Patricia MacLachlan, beloved children’s author, died at 84

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Patricia MacLachlan, acclaimed children’s writer and recipient of the prestigious Newbery Medal, died March 31 at the age of 84.

MacLachlan, born Patricia Marie Pritzkaum on March 3, 1938, wrote more than 60 books in a career that spanned more than four decades. Among his best-loved works is Sarah, Plain and Tall, a novel which won him the Newbery Medal in 1986, the highest honor in children’s literature. This story brings to life his lifelong love for the prairies (or rather his prairie). Indeed, MacLachlan was born in Cheyenne, Wyoming, and although her parents eventually moved the family to Minnesota, away from the prairie of her childhood, she carried it with her throughout her life, literally. In an interview with Two Writing Teachers, MacLachlan explained that she carried a small bag of prairie soil as a kind of amulet:

I carry a small bag of prairie soil to remind me of where I started – the prairie I miss and still dream about. It’s a bit like a charm from my childhood.

Her love of literature was instilled in her at an early age by her father, a philosophy teacher, and her mother, an English teacher who became a housewife. MacLachland once mentioned that her father made sure she “never forgot the connection between books and life”. The lesson lasted: in her Newbery acceptance speech, she wondered “What is magic – the literature or the life from which it grows?” She left that question unanswered, as she often did since she abhorred supposedly moralizing children’s books. On the contrary, she follows her mother’s advice to the letter: “It was my mother who pushed me to ‘read a book and find out who you are’” and she shows the same courtesy towards her readers.

MacLachlan earned a bachelor’s degree in English from the University of Connecticut in 1962. That same year, she married Robert MacLachlan, with whom she had three children: John, Emily, and Jamison. The marriage lasted 53 years, until Robert’s death in 2015.

Originally employed by a family service agency, MacLachlan began writing once her children were in school. His first work, a picture book titled The Sick Day, was published in 1979. His first novel, Arthur, For the very first time soon followed in 1980. She continued to write and publish books until September 2021 when A Secret Shared was released.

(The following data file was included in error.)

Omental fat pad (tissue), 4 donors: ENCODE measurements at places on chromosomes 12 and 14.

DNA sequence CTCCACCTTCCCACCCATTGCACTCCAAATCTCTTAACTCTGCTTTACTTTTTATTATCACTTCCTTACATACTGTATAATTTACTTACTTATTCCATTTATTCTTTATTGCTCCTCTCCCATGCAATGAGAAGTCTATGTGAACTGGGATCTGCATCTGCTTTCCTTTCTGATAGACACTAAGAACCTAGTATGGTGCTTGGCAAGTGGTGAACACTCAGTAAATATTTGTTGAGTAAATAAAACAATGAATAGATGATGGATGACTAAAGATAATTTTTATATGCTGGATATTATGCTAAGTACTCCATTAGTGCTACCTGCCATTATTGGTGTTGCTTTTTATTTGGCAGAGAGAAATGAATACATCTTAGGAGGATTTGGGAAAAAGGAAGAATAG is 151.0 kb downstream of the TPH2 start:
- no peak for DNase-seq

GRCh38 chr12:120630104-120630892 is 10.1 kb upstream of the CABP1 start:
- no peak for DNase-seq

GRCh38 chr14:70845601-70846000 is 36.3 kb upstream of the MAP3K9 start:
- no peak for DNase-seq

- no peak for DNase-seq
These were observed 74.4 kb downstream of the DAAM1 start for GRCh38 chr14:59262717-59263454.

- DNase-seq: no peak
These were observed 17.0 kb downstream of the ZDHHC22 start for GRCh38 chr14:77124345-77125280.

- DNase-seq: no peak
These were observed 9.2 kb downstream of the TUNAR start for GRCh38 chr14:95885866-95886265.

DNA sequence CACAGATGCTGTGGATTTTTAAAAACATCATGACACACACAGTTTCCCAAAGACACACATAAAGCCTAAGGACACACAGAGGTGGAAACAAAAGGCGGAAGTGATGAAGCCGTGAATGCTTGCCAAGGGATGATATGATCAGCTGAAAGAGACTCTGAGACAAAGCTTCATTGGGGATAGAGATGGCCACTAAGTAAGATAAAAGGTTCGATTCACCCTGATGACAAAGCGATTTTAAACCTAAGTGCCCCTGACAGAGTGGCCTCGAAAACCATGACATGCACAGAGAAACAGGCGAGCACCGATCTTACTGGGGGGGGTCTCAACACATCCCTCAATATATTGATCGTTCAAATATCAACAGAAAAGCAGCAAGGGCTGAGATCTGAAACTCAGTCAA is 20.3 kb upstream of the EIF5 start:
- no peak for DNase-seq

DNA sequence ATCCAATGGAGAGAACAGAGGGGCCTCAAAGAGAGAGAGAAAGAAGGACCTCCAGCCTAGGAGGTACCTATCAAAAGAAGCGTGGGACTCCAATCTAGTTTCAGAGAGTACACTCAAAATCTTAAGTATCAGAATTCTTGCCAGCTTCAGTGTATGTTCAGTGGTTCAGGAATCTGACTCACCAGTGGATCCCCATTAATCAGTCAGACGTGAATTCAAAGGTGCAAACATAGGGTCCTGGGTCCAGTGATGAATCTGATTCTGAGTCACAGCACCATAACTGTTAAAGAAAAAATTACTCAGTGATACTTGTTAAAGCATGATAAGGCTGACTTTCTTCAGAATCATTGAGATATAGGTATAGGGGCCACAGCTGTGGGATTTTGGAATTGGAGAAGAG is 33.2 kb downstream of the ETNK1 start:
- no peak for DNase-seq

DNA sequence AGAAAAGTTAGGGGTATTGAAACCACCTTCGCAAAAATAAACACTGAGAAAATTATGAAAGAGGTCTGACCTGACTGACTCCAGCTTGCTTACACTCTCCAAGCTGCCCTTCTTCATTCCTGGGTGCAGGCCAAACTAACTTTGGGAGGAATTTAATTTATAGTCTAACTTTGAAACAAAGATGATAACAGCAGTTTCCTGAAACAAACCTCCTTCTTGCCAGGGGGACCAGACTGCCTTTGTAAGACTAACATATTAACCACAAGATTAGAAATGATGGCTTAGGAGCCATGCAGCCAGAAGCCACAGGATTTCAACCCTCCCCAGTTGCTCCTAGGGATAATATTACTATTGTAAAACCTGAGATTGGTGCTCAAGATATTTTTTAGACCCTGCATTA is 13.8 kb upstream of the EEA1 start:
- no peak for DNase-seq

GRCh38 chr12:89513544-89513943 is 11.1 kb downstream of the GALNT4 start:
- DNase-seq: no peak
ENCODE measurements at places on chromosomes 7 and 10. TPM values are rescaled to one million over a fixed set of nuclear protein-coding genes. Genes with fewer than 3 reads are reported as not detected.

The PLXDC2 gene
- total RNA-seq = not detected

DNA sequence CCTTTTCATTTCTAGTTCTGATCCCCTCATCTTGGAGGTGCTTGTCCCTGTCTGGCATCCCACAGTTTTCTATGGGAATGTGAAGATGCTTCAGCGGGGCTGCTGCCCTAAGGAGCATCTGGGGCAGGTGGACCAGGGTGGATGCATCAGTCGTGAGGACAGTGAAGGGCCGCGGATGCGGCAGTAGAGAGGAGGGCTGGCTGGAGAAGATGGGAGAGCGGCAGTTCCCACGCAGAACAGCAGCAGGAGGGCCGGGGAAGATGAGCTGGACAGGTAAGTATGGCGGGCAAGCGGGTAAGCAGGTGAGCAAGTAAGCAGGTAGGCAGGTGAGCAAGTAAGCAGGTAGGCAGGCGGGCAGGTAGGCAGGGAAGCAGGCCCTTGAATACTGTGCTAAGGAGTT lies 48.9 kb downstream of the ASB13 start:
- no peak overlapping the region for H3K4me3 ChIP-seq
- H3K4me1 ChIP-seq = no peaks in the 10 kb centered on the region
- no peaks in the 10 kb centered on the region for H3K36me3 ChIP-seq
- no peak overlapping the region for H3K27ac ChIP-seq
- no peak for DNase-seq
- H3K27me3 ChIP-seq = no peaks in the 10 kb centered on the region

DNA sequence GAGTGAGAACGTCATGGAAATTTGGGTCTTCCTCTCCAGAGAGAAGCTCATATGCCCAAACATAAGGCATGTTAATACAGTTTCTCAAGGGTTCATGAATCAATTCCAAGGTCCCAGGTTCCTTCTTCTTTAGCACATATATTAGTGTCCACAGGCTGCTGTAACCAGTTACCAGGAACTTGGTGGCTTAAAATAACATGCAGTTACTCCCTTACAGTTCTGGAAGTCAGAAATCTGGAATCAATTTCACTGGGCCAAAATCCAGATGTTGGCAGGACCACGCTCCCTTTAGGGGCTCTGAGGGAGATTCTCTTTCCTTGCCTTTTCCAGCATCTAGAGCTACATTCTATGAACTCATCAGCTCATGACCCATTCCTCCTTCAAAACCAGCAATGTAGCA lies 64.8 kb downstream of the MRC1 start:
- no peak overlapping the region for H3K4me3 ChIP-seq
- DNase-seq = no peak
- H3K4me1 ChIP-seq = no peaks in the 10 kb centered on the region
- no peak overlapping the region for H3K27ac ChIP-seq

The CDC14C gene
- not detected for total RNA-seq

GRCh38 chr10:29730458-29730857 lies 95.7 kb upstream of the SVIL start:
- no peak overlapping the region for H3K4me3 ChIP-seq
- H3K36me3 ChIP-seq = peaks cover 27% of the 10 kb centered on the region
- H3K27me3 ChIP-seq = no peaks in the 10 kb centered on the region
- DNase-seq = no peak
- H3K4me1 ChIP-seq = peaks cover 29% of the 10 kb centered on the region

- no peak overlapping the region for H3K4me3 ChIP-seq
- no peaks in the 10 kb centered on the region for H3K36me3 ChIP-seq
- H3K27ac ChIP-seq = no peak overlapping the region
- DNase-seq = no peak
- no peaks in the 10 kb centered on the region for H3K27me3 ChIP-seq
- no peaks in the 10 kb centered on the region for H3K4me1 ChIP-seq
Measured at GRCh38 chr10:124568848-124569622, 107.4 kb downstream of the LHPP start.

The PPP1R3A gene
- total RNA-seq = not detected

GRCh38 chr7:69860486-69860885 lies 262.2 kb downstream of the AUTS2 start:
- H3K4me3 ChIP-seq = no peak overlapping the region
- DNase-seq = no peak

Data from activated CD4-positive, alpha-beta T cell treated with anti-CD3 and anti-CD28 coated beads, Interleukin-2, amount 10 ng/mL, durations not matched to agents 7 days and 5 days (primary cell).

His most famous work is undoubtedly Sarah, simple and tall, the first part of a series of 5 books on the Witting family. In this novel, young Anna and her baby brother Caleb are surprised but hopeful when their father Jacob announces that he has taken out an advertisement for a bride – and that a woman, Sarah, who describes herself as “simple and great,” replied. As Anna and Caleb come to know and love Sarah, they worry that she misses her beloved sea too much – and abandon them and their meadow in her favor. A short book, written in a measured, calm style, it’s full of beauty and truth: the kind of story that seems deceptively simple, but lingers longer after turning the last page. It was made into a TV movie in 1991, starring Glenn Close and Christopher Walken. MacLachland co-wrote the screenplay.

While the aforementioned Newbery Medal is perhaps the best known, it’s not the only recognition MacLachlan has received during his 42-year career. She also received the 1985 Scott O’Dell Prize for Historical Fiction for Children, the 1981 and 1986 Golden Kite Award, and a 2002 National Humanities Medal, among others.

The outpouring of grief on social media since news broke of her death shows one thing: Patricia MacLachlan has touched many lives. This could already be seen in the large number of books sold (7 million for Sarah, simple and tall alone), but after reading one heartfelt tribute after another, I remember an anecdote she brought up in her Newbery acceptance speech.

These thoughts of immortality surfaced later that week when I was being interviewed. “What would you like to have written on your tombstone?” asked the interviewer. I leaned forward. “You mean I’m going to die?”

In the literal sense, yes. In the literary sense? No Madam. I don’t think you are.


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